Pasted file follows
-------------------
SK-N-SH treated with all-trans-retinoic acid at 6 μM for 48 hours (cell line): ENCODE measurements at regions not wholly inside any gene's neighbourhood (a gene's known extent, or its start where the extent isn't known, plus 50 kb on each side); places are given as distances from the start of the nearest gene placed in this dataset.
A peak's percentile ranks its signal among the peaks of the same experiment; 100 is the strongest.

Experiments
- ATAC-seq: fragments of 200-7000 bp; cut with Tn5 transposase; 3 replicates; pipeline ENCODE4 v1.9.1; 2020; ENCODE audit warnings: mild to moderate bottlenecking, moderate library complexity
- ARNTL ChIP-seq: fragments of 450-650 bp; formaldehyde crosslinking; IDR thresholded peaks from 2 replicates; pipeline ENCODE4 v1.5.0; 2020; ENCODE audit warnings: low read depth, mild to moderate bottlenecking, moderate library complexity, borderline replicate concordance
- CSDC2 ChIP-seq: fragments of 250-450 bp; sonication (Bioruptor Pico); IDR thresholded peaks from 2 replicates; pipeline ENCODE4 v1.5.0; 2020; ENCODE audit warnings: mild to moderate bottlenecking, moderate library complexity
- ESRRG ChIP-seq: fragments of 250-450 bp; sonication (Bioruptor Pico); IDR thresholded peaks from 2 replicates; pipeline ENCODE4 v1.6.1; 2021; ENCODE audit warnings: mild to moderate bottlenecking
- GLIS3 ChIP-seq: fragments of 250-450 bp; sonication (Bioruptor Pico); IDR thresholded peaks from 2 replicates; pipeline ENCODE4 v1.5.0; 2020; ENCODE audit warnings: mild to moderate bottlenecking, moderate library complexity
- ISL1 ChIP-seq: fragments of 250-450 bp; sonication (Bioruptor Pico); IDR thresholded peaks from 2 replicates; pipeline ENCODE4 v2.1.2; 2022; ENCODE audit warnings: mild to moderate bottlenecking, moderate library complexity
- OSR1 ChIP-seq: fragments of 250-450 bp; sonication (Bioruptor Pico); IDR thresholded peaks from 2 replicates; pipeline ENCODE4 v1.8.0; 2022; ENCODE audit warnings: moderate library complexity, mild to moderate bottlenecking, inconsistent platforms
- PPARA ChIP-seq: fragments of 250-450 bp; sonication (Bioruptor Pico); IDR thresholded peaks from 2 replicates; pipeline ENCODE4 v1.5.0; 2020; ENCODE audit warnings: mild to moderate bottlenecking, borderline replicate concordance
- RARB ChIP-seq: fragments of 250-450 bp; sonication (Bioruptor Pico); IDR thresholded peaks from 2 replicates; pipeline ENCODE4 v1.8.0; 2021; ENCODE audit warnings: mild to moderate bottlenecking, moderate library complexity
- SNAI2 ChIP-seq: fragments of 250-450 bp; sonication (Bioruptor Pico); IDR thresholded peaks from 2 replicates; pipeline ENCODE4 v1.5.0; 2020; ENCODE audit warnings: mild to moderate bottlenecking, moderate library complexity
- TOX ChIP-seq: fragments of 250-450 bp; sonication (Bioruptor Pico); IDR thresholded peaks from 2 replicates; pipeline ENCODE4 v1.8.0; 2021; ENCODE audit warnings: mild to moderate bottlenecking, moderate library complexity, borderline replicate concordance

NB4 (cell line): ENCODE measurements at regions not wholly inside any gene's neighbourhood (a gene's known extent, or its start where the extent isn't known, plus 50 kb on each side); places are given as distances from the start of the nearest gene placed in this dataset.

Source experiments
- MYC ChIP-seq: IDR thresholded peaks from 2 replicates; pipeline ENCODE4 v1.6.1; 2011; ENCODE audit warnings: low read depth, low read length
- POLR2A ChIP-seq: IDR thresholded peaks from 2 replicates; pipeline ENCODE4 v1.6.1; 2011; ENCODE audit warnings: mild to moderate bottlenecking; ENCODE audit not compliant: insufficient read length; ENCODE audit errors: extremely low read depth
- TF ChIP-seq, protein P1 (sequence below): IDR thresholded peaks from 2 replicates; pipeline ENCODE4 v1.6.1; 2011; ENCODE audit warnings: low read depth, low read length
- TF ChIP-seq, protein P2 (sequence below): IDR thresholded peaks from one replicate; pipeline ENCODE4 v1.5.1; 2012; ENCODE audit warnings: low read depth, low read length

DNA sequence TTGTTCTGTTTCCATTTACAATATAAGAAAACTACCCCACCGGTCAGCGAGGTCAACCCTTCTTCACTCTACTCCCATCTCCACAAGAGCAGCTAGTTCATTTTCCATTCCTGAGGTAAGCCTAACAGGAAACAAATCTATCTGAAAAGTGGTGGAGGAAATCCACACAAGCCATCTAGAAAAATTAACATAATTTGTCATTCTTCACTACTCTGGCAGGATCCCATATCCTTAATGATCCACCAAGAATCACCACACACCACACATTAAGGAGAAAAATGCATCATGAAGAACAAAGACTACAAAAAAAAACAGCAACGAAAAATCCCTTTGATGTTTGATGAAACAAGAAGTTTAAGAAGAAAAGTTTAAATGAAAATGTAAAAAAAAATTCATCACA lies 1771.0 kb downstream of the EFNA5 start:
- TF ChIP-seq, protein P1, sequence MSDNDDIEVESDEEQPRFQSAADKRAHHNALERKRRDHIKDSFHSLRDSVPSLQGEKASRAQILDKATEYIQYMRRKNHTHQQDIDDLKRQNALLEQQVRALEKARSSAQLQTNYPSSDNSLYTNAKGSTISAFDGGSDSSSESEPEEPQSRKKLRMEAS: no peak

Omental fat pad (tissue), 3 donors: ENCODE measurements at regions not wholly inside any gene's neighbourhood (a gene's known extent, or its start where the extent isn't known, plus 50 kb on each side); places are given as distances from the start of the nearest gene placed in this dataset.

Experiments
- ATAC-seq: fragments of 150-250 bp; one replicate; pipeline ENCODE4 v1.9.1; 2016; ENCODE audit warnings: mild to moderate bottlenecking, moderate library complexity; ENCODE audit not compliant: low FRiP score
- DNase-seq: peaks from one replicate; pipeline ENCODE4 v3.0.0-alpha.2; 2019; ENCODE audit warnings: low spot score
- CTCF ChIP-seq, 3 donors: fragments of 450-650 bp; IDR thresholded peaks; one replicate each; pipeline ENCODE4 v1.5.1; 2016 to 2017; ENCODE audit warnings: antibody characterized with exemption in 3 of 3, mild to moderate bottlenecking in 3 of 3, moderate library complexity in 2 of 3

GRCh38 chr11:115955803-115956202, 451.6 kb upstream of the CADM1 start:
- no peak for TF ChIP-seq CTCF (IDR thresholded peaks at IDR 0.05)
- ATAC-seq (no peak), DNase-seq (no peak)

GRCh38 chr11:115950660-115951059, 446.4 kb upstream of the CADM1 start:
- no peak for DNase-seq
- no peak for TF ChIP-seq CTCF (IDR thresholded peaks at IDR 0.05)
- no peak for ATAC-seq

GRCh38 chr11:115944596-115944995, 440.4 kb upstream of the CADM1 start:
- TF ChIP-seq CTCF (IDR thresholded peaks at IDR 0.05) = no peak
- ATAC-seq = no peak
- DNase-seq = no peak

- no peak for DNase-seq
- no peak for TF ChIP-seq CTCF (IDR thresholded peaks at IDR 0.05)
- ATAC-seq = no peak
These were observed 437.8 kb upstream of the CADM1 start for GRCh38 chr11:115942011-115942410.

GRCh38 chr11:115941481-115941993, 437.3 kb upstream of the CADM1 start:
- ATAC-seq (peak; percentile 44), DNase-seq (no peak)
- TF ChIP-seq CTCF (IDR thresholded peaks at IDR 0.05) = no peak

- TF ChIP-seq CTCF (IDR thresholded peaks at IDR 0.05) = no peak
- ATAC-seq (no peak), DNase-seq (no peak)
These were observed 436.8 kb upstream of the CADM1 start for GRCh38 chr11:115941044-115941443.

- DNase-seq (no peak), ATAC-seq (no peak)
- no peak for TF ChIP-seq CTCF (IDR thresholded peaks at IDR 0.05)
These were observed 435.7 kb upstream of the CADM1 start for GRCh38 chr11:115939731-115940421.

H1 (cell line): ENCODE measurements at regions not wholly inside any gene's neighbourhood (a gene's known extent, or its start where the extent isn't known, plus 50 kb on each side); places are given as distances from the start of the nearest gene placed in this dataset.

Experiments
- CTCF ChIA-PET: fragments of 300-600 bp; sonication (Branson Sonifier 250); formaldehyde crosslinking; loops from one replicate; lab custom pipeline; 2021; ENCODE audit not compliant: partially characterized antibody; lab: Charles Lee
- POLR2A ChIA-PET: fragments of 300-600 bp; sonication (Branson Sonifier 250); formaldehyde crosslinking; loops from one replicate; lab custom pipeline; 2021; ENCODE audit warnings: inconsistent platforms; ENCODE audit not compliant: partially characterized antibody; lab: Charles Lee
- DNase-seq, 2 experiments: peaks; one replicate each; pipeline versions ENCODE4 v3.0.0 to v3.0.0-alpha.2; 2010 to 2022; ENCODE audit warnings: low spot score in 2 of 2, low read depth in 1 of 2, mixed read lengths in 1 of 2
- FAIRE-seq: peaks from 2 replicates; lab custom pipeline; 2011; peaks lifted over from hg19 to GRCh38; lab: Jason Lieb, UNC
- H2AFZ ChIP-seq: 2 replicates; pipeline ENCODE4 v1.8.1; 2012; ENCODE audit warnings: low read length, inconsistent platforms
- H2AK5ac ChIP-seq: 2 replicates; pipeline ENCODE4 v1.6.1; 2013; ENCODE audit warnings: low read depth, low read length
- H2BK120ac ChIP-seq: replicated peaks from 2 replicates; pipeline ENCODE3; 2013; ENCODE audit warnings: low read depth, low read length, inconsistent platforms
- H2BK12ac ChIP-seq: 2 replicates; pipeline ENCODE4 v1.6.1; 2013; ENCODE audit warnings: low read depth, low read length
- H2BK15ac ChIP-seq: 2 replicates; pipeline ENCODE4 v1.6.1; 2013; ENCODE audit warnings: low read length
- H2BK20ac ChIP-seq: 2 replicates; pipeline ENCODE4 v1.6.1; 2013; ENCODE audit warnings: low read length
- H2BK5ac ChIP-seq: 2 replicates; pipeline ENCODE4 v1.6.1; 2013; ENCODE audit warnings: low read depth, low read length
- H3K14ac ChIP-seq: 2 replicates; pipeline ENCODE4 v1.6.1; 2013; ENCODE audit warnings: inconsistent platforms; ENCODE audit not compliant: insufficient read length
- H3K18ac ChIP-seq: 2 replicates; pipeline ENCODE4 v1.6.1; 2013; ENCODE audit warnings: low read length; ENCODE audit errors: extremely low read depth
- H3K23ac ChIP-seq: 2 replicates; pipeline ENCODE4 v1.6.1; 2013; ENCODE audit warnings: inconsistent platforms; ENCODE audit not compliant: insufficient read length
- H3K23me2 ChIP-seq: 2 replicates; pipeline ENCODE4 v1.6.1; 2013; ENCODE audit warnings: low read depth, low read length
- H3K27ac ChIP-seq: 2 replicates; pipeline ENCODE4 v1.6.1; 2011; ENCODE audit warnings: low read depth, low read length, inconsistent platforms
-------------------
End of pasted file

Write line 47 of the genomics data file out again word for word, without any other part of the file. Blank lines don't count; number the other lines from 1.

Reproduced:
- ATAC-seq (no peak), DNase-seq (no peak)